Sunday, February 02, 2014

Review: Saturday Morning RPG (Game)

There has been an incredible boom in the last three years or so of retro styled games. As with anything that catches on quickly, this 1990's worshiping retro revival era is swarmed with an abundance of indie developers looking to make a name for themselves. Might Rabbit Studios are no exception, being a new independent developer/publisher who have only released a few games; Saturday Morning RPG being their most recent effort. Does this modern display of classic influence have what it takes to captivate their audience?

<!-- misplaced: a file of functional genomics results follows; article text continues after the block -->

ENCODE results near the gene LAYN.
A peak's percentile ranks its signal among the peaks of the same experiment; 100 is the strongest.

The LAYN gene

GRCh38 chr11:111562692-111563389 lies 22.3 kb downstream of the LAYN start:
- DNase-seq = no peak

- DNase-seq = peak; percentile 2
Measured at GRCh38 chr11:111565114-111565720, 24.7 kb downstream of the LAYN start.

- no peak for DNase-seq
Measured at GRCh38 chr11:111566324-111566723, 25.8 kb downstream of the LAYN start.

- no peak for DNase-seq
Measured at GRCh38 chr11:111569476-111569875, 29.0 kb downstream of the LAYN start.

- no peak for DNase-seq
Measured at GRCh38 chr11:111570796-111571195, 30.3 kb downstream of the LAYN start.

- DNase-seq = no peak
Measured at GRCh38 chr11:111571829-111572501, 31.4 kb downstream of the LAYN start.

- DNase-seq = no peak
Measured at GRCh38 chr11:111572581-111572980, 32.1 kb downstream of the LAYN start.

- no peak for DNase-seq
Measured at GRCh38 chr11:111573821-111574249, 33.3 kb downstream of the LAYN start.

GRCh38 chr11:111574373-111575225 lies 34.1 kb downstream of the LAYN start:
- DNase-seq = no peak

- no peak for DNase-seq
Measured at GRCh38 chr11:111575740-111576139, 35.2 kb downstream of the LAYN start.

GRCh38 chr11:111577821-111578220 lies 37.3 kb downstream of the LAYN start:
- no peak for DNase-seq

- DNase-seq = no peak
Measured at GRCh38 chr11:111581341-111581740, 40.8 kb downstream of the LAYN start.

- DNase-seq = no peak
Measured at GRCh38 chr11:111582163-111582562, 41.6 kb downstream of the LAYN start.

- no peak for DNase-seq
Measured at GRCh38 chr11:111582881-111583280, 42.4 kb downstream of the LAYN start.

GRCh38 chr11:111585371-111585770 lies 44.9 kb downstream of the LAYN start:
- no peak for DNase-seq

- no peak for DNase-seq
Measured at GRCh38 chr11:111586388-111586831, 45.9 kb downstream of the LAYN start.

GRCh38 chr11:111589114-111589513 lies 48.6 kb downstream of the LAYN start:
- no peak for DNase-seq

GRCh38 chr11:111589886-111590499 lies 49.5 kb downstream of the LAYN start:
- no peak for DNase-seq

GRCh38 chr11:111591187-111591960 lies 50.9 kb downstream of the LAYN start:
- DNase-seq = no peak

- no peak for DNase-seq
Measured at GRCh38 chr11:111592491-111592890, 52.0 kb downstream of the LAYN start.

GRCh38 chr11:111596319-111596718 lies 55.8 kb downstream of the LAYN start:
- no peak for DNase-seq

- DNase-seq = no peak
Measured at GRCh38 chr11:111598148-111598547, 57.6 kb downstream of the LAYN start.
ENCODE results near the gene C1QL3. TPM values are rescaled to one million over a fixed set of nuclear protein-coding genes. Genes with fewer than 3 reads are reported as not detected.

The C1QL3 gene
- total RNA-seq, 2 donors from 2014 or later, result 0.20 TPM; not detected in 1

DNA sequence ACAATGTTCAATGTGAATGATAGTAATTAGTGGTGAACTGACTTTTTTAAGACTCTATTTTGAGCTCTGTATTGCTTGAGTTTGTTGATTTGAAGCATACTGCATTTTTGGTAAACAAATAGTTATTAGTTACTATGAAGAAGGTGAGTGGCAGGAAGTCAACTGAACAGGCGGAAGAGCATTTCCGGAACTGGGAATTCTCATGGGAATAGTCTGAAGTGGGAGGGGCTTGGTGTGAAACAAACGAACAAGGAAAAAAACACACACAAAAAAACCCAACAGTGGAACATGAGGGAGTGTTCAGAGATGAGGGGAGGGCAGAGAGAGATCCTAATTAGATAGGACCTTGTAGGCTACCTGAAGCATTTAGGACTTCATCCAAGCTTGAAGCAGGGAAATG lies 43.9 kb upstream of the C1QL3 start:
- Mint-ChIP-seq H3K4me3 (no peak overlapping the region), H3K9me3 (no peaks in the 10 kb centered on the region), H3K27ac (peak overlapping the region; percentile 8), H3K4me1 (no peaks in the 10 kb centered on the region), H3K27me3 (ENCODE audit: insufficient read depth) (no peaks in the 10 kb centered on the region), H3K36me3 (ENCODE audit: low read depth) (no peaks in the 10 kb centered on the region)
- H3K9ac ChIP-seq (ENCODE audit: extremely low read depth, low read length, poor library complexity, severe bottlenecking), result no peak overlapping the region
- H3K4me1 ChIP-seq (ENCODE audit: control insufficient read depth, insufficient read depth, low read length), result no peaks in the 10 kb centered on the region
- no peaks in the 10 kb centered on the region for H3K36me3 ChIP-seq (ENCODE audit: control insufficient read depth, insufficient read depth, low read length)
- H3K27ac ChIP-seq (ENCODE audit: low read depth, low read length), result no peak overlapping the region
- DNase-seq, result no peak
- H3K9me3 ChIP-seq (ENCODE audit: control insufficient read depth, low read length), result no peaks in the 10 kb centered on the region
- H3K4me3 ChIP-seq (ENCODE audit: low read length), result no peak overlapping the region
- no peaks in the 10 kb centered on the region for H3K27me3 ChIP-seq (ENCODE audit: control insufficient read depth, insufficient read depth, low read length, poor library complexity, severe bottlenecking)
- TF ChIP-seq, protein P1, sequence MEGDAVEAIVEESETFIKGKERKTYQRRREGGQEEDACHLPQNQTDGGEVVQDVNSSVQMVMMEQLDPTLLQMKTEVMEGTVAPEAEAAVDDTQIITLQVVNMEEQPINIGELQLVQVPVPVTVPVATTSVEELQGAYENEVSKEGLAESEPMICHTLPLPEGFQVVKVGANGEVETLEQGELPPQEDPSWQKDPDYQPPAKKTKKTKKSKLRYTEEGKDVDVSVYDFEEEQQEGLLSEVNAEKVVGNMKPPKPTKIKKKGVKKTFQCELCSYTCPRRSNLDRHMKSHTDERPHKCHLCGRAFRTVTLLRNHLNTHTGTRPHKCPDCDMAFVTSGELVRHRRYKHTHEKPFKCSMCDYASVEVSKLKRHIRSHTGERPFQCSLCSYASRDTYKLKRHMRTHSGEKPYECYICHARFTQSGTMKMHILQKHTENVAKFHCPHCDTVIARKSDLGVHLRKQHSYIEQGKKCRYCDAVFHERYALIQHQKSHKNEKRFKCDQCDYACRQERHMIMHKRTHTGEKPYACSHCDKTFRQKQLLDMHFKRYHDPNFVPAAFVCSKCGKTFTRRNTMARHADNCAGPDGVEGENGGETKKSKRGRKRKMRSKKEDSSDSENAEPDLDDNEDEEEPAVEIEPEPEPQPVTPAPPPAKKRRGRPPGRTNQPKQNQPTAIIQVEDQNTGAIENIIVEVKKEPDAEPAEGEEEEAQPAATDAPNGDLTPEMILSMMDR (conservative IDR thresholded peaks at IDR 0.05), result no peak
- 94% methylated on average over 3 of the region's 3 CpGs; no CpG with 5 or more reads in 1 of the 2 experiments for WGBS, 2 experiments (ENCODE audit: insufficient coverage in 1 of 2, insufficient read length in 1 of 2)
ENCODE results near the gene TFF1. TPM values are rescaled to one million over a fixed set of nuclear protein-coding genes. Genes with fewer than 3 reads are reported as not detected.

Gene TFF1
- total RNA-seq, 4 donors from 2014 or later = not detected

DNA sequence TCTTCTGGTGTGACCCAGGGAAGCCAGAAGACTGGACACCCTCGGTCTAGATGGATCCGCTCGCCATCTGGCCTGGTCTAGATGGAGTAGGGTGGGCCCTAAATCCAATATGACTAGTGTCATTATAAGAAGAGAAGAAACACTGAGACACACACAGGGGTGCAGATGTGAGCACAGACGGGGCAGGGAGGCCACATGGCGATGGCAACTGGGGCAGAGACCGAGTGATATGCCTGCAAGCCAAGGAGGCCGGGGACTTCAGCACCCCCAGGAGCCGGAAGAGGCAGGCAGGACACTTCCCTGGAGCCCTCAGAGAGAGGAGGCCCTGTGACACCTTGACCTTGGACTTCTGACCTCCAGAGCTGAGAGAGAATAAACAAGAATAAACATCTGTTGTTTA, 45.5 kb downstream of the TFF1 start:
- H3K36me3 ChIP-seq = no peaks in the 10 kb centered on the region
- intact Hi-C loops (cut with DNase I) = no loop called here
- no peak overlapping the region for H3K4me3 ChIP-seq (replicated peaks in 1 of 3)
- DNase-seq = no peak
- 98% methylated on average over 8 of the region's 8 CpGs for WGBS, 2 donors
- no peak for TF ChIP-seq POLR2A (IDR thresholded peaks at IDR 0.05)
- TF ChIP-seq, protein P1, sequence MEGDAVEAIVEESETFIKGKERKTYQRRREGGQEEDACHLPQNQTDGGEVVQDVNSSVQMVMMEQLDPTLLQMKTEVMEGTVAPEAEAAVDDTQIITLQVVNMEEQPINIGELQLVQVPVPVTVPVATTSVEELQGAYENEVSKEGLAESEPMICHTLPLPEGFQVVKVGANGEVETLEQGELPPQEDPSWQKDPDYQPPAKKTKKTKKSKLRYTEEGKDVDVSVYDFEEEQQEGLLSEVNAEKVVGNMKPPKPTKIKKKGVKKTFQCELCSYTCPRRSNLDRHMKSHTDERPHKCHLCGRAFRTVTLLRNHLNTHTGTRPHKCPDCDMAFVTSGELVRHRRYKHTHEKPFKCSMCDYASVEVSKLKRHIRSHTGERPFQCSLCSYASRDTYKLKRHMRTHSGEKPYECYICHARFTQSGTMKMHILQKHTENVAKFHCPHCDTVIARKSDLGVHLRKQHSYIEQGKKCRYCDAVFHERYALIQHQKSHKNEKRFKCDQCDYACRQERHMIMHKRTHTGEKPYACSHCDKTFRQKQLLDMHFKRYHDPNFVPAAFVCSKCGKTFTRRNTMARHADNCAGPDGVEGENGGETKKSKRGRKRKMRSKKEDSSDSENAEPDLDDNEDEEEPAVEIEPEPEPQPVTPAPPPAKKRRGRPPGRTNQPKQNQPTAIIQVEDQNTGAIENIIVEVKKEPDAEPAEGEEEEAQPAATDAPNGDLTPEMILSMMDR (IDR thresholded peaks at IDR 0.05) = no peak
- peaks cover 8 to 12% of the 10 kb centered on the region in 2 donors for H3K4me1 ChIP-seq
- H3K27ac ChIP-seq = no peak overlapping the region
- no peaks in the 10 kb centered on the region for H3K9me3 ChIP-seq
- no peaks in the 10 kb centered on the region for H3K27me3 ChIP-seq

Genre: Indie, RPG, Retro
Release Date: January 29th, 2014
Play Time: 5-7 Hours
Price: $6.99 USD
Platforms: PC, Mac, Linux, iOS

Official Website



                                      










Rating: 8.0/10







There has been an incredible boom in the last three years or so of retro styled games. As with anything that catches on quickly, this 1990's worshiping retro revival era is swarmed with an abundance of indie developers looking to make a name for themselves. Might Rabbit Studios are no exception, being a new independent developer/publisher who have only released a few games; Saturday Morning RPG being their most recent effort. Does this modern display of classic influence have what it takes to captivate their audience?